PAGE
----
The new bank and the Securities Company continued in existence throughout the year 1933, and the new bank reduced its notes held by the First National from $1,418,756.94 to $218,000, while the Securities Company reduced its indebtedness to the Reconstruction Finance Corporation.

While not found by the Board, the following facts also appear in the record:

The balance sheet of the Hibernia Securities Company, as of December 31, 1933, reflected assets, pledged and unpledged, of a book value of $2,484,512.97, with an estimated liquidating value of $852,564.12. The same balance sheet listed liabilities of $467,958.90, leaving an estimated balance on liquidation of $384,605.22. Deducting this last sum from $1,379,734, the total outstanding preferred stock, would leave $995,128.78 of preferred stock to be retired before the common stock would realize anything at all.

The balance sheet of the new bank as of December 31, 1933, revealed assets of book value of $742,939.51, and liabilities of $223,753, a difference of $519,186.51, while the difference between the estimated liquidating value of the same assets, $527,224, and the liabilities would leave $303,471. This last figure would permit an estimated liquidation value of $101 per share on the outstanding stock of the new bank, returning the sum of $295,930 to the Securities Company.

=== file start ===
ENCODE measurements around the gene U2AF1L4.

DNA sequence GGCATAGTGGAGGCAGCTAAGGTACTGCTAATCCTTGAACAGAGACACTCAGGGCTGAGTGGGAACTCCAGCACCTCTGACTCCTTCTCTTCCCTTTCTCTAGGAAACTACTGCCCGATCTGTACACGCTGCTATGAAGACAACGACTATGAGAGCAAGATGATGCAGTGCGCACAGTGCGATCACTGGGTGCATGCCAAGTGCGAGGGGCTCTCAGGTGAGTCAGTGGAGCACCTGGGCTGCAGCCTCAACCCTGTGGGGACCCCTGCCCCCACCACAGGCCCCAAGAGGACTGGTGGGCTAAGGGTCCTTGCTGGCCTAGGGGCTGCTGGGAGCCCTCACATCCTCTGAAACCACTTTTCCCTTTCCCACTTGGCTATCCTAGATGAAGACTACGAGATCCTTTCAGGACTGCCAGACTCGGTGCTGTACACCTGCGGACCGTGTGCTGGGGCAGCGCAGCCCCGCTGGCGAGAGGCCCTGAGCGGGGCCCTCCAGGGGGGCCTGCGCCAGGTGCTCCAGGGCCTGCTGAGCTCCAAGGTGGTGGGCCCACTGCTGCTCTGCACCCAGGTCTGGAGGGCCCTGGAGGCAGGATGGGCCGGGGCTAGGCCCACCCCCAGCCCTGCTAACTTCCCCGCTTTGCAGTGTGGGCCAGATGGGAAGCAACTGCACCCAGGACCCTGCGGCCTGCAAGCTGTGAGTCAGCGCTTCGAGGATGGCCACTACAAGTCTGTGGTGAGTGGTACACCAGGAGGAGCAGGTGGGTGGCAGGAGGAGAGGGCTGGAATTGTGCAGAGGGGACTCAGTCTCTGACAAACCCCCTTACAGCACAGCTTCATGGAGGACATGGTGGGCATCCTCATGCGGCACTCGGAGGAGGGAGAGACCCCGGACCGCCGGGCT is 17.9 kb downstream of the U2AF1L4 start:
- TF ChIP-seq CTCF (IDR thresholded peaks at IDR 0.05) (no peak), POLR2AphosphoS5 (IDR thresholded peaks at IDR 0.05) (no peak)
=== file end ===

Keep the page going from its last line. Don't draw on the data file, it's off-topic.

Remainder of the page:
This is a petition for review of decisions of the Board of Tax Appeals holding that there was a deficiency in the income tax of each petitioner for the year 1933. The petitioners contend that common stock of the Hibernia Securities Company, held by them, became worthless during the year 1933, and that, therefore, they were entitled to deduct the cost price of the shares of stock of Hibernia Commercial & Savings Bank, acquired in 1928 and prior thereto, represented by the common stock of the Securities Company, resulting from alleged reorganizations.

As we view it, the sole question presented is whether the Common Stock of Hibernia Securities Company became worthless during the calendar year 1933 resulting in an actual loss to petitioners, capable of ascertainment in that year.